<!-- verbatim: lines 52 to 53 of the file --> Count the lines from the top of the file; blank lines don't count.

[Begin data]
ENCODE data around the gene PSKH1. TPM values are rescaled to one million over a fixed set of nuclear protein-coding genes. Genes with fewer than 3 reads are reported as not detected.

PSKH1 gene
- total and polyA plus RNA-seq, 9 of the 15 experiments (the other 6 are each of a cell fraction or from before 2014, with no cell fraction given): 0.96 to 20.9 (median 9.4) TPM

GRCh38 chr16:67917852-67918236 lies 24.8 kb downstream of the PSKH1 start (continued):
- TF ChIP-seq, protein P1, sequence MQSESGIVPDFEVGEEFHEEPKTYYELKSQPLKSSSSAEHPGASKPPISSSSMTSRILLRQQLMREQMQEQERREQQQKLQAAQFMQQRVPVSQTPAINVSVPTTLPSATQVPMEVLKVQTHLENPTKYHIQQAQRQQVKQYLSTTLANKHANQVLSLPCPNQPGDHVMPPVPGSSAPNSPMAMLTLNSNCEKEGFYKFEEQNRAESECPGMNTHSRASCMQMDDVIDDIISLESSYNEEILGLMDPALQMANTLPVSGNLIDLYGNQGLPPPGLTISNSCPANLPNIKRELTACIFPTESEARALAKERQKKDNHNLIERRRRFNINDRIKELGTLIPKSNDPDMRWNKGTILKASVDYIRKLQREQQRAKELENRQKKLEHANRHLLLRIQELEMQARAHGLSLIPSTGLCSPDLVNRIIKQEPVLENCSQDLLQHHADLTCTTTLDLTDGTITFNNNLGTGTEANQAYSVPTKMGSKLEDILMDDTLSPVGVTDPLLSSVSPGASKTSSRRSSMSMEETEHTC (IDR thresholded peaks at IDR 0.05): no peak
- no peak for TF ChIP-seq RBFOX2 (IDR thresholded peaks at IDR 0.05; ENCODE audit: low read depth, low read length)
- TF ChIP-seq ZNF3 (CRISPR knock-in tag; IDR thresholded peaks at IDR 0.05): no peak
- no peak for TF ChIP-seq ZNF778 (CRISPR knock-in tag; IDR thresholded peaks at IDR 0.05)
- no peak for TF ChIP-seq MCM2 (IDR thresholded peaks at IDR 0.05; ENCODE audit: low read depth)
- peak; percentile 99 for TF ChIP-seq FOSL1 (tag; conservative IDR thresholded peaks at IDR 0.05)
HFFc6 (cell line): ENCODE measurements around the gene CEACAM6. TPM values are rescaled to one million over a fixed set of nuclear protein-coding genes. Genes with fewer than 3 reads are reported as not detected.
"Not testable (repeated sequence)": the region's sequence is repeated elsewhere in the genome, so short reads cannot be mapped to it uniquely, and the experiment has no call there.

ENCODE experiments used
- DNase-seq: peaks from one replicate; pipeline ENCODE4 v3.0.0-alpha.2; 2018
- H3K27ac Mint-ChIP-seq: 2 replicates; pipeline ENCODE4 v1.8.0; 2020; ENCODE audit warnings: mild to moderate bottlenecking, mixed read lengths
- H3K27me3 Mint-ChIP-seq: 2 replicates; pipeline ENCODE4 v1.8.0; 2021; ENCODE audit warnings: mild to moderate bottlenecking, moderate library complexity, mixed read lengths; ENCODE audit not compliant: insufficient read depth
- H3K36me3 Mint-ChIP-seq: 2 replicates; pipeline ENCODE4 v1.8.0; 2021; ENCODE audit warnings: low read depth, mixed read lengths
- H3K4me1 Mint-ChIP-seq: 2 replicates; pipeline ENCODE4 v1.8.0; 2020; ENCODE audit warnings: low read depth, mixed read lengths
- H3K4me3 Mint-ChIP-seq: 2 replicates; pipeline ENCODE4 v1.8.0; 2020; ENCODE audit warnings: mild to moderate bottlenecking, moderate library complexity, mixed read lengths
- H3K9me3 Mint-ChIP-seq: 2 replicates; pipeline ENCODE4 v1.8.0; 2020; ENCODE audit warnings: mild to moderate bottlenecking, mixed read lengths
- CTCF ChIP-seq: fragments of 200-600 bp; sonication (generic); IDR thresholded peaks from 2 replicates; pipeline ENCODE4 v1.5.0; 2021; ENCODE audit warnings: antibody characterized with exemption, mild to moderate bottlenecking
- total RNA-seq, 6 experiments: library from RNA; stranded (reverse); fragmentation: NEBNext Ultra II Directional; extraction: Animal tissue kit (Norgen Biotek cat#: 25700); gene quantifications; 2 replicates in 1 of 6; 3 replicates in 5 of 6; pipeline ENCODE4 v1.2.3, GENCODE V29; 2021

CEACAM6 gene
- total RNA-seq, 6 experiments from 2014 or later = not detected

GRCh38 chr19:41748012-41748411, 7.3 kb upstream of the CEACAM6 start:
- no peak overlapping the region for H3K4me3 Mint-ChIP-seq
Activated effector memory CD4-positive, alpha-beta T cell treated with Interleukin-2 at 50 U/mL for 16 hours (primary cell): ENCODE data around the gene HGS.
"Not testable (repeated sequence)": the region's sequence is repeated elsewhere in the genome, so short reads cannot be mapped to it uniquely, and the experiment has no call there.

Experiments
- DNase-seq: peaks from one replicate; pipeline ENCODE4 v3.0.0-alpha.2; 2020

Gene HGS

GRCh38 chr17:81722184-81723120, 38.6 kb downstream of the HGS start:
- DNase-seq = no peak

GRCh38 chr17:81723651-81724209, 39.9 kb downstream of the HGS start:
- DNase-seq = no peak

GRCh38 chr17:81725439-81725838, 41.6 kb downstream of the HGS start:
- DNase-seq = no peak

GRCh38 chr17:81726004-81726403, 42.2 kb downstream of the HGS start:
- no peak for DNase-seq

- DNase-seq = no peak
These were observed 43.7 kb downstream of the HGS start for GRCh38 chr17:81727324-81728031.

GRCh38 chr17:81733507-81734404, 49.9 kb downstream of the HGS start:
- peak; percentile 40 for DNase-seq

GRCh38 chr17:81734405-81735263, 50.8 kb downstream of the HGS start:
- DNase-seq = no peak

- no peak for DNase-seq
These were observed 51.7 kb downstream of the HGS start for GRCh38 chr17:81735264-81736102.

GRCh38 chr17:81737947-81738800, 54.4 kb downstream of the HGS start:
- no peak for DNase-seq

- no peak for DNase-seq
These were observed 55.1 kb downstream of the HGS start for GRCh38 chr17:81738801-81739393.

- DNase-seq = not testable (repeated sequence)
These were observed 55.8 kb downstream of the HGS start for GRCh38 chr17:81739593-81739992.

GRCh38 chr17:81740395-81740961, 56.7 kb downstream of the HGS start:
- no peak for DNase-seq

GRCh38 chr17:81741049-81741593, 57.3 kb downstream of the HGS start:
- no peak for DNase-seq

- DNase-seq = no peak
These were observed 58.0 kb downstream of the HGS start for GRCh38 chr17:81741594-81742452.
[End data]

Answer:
- DNase-seq = not testable (repeated sequence)
These were observed 55.8 kb downstream of the HGS start for GRCh38 chr17:81739593-81739992.